Oil and gas firm Neptune Energy will harness digital technology to drastically slash the length of time taken to discover hydrocarbons.
Many years can lapse between the intention to drill being formed and a rig penetrating a reservoir.
But Neptune believes it can make that process 70% faster using new tools – developed with partners and vendors – to scan and interpret reams of seismic data.
Getting this approach right would also reduce the chances of drilling a duster, and fast track the passage from “idea” to production.
Kaveh Pourteymour, chief information officer at Neptune, cited an example of one particular campaign taking 11 years to result in first oil.
With digital technology, three of those years could have been spared, he estimated.
The company is working on a project that would create a “global data hub”, helping its global team of geoscientists share and analyse huge volumes of data across country boundaries.
It means they will be able to spend less time on administrative tasks, freeing them up to do what they feel passionate about – converting data into valuable insights and results.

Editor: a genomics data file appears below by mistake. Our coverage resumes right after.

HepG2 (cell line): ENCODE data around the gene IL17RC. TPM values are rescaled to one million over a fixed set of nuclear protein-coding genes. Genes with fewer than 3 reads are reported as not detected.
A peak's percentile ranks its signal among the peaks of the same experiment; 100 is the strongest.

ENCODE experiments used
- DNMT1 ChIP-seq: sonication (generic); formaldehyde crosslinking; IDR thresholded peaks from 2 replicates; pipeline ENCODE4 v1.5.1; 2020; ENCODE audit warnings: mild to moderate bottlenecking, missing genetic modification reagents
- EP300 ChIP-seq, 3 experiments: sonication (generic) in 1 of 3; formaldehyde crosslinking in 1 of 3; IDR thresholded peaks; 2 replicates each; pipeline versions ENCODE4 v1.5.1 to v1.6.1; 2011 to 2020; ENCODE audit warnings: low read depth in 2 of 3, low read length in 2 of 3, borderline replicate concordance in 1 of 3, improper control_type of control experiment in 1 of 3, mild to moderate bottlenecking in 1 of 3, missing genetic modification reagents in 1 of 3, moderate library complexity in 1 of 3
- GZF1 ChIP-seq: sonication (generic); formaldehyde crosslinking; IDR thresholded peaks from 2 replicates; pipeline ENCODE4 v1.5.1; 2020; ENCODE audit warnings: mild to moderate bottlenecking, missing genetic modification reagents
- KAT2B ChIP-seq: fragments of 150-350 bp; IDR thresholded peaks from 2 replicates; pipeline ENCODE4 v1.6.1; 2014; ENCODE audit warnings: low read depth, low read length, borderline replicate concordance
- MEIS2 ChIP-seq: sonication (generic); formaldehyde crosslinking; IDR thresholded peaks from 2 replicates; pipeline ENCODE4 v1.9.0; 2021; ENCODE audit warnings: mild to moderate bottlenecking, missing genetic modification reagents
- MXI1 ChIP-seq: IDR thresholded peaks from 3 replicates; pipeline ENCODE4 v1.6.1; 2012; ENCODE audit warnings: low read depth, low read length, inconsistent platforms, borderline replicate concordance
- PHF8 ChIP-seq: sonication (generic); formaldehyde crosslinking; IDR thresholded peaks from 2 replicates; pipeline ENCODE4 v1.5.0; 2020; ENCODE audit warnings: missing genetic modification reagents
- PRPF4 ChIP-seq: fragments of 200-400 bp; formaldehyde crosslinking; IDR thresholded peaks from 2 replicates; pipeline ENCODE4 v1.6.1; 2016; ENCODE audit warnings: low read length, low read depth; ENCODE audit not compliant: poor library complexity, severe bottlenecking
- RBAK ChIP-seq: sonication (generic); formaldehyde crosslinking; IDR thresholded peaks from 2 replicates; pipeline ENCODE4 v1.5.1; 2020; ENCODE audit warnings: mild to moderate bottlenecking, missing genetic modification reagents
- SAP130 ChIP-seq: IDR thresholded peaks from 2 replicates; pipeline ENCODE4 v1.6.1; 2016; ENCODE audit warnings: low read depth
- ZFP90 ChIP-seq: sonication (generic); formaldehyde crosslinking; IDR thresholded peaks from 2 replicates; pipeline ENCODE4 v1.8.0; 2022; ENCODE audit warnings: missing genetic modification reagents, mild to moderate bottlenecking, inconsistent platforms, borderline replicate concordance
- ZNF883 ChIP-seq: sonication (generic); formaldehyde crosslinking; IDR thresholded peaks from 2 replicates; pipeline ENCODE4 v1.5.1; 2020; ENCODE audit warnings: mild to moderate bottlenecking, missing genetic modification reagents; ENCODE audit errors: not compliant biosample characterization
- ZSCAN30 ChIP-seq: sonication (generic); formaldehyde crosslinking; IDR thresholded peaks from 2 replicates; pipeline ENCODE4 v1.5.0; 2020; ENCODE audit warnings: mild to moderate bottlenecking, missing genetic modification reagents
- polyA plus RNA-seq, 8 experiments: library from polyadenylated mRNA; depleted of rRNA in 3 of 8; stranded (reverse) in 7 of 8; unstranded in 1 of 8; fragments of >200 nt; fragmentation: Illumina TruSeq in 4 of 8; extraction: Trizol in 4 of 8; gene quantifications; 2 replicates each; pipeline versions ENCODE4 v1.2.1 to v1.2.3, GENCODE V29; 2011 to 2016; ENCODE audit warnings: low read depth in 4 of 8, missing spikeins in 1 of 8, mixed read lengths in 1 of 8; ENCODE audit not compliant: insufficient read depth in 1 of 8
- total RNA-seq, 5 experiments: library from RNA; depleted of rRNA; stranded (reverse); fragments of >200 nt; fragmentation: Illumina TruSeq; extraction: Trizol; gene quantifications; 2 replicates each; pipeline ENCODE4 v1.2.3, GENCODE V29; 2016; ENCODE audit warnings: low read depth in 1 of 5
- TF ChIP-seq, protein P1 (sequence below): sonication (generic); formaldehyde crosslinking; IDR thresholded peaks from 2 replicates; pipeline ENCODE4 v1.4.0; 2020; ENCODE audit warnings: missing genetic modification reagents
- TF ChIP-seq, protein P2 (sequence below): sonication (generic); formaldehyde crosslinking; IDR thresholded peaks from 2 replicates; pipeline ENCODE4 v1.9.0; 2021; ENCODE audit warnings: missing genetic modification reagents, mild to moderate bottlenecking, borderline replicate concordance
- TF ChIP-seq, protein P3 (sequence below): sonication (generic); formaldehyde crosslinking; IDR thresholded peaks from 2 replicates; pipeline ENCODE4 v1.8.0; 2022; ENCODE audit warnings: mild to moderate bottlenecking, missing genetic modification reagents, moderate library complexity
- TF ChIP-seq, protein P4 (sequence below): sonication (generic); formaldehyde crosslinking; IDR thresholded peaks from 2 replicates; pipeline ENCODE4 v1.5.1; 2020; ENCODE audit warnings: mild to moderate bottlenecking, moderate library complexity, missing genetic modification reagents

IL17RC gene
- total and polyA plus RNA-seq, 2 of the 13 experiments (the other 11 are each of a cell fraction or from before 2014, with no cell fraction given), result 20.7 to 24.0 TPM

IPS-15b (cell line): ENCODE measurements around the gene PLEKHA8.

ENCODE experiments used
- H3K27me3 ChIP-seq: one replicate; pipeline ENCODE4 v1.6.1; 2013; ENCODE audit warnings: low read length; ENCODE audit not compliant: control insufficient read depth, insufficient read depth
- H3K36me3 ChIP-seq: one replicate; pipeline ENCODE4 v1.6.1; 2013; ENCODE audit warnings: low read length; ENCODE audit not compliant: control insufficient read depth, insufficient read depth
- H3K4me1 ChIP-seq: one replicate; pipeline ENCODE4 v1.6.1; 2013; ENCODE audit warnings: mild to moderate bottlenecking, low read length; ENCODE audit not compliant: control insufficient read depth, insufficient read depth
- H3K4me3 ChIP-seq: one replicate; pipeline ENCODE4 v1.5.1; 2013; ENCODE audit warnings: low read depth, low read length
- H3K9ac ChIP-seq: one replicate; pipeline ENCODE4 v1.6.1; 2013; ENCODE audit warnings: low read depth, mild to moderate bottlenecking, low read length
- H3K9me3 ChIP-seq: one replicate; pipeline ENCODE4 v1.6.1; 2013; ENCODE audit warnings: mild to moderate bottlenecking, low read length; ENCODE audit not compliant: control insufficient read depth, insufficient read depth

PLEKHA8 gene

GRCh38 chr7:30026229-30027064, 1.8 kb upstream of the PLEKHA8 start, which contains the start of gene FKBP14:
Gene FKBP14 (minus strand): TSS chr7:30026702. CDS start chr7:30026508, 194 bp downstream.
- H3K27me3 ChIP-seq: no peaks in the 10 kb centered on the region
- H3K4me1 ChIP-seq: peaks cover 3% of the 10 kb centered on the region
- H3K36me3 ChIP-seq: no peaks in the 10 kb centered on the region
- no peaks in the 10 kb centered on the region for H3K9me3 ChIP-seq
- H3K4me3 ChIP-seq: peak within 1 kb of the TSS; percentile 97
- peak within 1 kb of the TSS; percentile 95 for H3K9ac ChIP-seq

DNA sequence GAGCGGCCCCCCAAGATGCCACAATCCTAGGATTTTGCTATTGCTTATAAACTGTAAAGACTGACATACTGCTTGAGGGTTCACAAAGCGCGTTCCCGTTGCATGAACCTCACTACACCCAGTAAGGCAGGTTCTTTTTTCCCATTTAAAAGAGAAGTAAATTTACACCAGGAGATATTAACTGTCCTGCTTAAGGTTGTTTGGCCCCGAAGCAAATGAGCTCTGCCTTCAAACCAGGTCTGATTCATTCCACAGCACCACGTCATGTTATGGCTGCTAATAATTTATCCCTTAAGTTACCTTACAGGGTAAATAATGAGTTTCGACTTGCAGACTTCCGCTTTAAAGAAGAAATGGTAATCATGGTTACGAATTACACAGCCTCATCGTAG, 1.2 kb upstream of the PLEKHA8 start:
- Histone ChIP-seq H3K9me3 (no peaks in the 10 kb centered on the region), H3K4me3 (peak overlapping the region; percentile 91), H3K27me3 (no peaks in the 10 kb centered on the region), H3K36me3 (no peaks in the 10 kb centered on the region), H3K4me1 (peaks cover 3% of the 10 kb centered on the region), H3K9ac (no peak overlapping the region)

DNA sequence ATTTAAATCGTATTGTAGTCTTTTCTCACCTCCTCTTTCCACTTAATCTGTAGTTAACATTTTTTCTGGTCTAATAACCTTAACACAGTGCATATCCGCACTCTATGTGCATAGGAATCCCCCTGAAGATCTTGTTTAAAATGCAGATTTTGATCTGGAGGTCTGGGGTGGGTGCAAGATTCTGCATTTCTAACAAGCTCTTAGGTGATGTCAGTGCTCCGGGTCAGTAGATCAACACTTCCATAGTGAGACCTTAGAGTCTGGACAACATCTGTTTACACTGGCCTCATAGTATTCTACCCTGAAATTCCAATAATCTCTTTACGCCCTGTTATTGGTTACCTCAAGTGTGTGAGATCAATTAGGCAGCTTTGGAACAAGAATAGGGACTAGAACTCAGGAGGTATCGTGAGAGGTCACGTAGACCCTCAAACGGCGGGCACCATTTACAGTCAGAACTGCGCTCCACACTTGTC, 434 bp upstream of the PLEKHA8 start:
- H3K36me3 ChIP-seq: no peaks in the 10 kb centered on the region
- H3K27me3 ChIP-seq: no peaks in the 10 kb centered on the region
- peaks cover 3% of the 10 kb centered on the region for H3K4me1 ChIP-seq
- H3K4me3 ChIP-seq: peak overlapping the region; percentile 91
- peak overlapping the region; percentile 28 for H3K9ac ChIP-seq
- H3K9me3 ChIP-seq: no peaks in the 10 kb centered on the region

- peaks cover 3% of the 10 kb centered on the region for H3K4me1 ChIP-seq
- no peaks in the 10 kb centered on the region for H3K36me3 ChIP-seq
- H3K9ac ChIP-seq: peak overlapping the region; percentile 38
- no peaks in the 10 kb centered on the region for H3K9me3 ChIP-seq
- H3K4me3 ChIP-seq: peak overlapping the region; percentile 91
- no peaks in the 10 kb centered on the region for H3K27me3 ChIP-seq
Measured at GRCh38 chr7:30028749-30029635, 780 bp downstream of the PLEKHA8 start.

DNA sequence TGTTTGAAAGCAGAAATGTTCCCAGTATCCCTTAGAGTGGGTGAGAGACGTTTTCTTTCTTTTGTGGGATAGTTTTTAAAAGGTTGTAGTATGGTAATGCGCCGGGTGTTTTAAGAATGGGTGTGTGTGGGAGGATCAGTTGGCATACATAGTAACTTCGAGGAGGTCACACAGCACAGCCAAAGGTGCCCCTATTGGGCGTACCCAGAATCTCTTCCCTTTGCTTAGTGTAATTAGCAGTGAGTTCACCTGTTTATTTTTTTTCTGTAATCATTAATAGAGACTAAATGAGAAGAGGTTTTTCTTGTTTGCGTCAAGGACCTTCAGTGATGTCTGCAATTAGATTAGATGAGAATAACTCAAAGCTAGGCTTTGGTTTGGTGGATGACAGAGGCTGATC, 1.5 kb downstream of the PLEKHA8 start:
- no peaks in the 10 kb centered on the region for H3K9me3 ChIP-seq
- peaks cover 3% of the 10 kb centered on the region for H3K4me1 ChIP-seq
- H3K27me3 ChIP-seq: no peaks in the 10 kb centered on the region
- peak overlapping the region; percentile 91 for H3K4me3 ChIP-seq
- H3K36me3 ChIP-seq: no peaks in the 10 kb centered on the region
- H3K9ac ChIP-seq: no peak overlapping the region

Neptune has operations in the UK, Norway, the Netherlands, Germany, North Africa, and the Asia Pacific region.
The UK Oil and Gas Authority will be encouraged by Neptune’s investment plans.
The regulator said in a recent report that the average time between offshore oil and gas being discovered and projects reaching sanction is 25 years.
It urged industry to pick up the pace.
Pourteymour said: “Our goal is to make use of digital technologies to find and produce oil and gas faster, with more certainty and safely.
“If we can provide better intelligence and insights on where hydrocarbons reside, we can accelerate their discovery and production and reduce the cost of exploration.”
Alex Kemp, professor of petroleum economics at Aberdeen University, published a report in December highlighting the presence of more than 400 fields in the UK Continental Shelf alone that could be categorised as “technical reserves” − discovered fields not currently being actively considered for development.
Asked why further exploration was necessary at time when large volumes of discovered resources are being left stranded, Mr Pourteymour said exploration and production was at the core of Neptune’s business.
He explained global demand for energy was rising – for gas, in particular – and that Neptune was actively maximising the recovery of hydrocarbons from existing assets.
Mr Pourteymour pointed out that Neptune was also looking at digital technology to make the firm’s operations more efficient, eliminate waste and reduce emissions.